[Date Prev][Date Next][Thread Prev][Thread Next][Author Index][Date Index][Thread Index]
Re: [xanadu] flecks ?????
- To: xanadu@xxxxxxxxxx
- Subject: Re: [xanadu] flecks ?????
- From: ____Textpert Alert____ <ianf@xxxxxxxxx>
- Date: Wed, 11 Oct 2000 04:24:26 +0200
- Reply-to: xanadu@xxxxxxxxxx
Writes Andrew Pam:
>> where did it come from?
> From "flecks of gold", since Hypergold / Hypercoin was
> originally intended to be denominated in fractions of
> a gram of gold. (Similar to e-gold, for example).
Atom-sized fractions, I hope ;-)) I asked because, without
the metaphor, the term "fleck" on its own sounded just too...
"flecky," flesh-'n-icky, somewhat inedible to me. Still does
to the uninvited.
>> Xanadu had its moment _before_ the emergence of the WWW,
>> and for a while, after being acquired by AutoDesk, Inc.
>> in 1990?, it looked like it had a shot at it. But it
>> never realized that potential, and now it's long past
>> its sell-by date. Maybe, in a couple decades, when the
>> Internet is truly global and mature, the enfiladas have
>> been ironed out, and a new digital-access paradigm shift
>> is approaching, maybe then... but not otherwise.
> I'm disappointed in you, Ian! As a long-time Xanadu follower,
> you should well know that the Xanadu design evolved beyond the
> idea of a proprietary network since at least 1993-94. The
> present design has been based on a set of individually specified
> but integratable modules, some of which already have open-source
> prototype implementations, for some years now.
Andrew, your disappointment in me is nothing compared to my
disappointment over Xanadu never materializing. I know that
you've "hitched your wagon onto the star", and wish you good
luck, but, frankly, I don't harbour much hope for the "modules"
idea. Somehow the notion that one can arrive at the lofty goal
little by little, Xanadu-Peu-En-Peu, doesn't ring true to me.
Xanadu was supposed to be an electronic analogy to literature,
which, as you remember, is "a publishing system that works."
Because there were no blueprints, (post-Gutenberg) literature
took couple centuries to mature. With a blueprint like that,
any extension or analogous system shouldn't take that long, but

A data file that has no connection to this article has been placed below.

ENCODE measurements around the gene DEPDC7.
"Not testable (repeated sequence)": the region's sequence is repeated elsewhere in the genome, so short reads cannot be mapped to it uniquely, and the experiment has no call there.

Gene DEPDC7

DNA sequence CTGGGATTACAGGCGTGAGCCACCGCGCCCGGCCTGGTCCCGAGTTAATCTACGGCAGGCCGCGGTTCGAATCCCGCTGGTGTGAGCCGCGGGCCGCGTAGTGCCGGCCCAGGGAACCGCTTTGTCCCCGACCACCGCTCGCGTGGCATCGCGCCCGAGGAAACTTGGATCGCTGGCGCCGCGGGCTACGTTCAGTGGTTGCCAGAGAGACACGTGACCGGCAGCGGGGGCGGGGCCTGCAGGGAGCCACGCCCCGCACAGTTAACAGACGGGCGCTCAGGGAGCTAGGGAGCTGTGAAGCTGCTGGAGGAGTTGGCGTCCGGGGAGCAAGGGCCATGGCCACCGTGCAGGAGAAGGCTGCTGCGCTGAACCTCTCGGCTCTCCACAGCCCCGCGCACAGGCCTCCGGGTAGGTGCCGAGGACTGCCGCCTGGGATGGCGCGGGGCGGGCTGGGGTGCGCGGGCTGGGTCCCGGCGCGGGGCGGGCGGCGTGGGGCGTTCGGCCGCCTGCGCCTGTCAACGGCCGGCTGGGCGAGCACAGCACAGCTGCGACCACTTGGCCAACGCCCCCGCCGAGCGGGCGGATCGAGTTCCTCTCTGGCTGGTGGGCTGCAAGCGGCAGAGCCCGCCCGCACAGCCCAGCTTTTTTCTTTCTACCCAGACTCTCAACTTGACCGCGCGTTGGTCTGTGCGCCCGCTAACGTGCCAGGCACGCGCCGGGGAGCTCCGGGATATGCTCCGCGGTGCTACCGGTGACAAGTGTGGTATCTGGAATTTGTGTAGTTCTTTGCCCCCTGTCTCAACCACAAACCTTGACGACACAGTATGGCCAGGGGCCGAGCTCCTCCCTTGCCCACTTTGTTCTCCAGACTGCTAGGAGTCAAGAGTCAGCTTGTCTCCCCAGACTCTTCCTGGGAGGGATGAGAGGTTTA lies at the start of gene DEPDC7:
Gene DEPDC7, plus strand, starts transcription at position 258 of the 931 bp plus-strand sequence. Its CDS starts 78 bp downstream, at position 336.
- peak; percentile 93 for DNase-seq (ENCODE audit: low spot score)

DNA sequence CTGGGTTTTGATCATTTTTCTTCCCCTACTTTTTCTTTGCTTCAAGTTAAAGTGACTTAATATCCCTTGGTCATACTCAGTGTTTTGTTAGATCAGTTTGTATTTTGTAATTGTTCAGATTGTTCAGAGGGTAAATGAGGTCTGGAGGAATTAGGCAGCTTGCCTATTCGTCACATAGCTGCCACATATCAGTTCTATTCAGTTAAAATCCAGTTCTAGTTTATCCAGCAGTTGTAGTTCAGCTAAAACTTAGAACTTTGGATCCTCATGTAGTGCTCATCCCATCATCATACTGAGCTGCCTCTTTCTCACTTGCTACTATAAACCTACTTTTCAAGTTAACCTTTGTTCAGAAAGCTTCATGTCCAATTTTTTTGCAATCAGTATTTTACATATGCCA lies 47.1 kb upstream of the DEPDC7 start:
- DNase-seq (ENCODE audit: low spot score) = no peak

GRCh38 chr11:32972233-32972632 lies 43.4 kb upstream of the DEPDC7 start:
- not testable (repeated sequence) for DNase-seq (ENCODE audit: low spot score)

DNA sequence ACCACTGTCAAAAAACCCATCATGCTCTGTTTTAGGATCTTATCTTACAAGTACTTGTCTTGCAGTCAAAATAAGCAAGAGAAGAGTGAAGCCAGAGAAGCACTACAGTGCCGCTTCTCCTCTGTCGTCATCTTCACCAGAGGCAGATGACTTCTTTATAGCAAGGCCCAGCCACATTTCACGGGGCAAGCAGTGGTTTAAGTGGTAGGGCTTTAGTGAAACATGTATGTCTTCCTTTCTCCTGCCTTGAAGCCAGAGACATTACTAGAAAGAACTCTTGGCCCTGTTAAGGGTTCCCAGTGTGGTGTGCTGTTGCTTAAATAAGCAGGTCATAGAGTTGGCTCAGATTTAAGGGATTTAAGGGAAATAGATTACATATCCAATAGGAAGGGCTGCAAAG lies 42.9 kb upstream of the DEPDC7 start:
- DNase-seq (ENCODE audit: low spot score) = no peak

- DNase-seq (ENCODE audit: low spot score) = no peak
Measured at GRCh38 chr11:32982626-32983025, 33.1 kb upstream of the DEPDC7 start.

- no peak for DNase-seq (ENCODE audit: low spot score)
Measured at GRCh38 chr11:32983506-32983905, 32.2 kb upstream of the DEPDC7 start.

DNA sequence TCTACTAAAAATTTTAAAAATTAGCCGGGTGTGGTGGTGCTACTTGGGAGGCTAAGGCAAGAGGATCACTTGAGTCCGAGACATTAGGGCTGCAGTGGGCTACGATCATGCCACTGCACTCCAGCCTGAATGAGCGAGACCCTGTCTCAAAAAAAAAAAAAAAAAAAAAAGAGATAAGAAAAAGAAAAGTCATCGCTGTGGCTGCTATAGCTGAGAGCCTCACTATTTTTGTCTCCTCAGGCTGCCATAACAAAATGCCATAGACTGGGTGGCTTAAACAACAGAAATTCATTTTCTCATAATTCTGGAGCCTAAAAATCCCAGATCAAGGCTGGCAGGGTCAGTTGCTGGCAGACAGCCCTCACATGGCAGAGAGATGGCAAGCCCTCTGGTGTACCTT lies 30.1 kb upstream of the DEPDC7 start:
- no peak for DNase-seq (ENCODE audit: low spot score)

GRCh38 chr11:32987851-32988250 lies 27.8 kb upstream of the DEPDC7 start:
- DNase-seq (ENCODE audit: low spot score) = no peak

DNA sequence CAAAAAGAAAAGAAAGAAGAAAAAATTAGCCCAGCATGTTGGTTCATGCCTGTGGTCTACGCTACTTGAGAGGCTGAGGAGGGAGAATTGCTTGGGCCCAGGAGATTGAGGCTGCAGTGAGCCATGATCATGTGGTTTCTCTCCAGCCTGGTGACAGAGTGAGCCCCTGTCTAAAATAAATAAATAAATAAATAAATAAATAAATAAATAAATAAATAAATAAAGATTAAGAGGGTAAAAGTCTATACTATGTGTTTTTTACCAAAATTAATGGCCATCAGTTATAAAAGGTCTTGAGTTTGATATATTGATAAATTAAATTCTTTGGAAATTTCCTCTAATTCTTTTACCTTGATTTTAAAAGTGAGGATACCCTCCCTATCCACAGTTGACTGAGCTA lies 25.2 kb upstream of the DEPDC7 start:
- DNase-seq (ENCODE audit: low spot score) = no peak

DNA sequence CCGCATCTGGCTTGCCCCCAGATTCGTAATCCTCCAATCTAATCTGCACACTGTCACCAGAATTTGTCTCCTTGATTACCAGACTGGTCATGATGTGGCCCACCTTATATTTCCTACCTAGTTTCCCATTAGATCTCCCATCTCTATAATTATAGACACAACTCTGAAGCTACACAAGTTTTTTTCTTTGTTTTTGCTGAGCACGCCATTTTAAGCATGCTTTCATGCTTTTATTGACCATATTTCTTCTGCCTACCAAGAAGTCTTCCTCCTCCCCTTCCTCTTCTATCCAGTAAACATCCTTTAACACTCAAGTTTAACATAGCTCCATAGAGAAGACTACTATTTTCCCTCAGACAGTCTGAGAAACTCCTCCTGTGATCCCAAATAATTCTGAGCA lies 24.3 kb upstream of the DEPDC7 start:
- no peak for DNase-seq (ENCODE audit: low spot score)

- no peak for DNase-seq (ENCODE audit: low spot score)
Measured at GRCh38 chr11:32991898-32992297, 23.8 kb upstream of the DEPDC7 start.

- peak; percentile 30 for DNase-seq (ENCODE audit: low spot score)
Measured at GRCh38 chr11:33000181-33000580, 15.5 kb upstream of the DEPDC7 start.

it'd still need to arrive on the scene and establish its advan-
tages in one go, all of a sudden. Now, do you really see that
happening anyplace anytime soon?
> Things like XNS and Mojo Nation not only demonstrate the gradual
> acceptance or rediscovery of the Xanadu ideas, but indeed could
> in some cases potentially serve as part of a Xanadu system if
> compliant with the requirements.
Right you are, but what good are these requirements if they
change (or "evolve") that drastically with the times, that
they start to sound like a travesty of the original item?
I for one cannot imagine how it could be done --within current
paradigm of IP-based communications-- WITHOUT a proprietary
network, a whole new docuverse parallelling (and overlaying?)
the open-access WWW, all based on the same proprietary back-
end-frontend technology with built-in granular transclusion,
accounting and billing capabilities (as per Ted's original
concept; in WWW the latter later named "micropayments" --
still nowhere near in sight [see url below]).
As you can see, I do not criticise the idea
on technical grounds (which is your outlook
and area of expertise); indeed am sure
theoretically it could be done. Rather,
I gradually came to doubt it on philo-
sophical grounds alone.
Look around you: do you see ANY complex system (of anything)
that is *perfect*, elegant, or sticks together without constant
infusion of spit, chewing gum and sellotape? I cannot think of
any, much less complex ones, that to a large degree aren't
kludges, "the usual muddle", compost heaps of conflicting
good intentions. Perhaps we humans are predisposed to chaotic
management of chaos, and simply feel no need for excellence?
That certainly is closer to the spirit of the WWW, which has
proved that it works, scales adequately, and is not owned by
anyone. But nothing short of perfection will do for Xanadu.
In the end the very idea is too elegant, too much of a paper
construct, too inherently beautiful for its own good. That's
why I called it a d r e a m. Don't let me wake you up.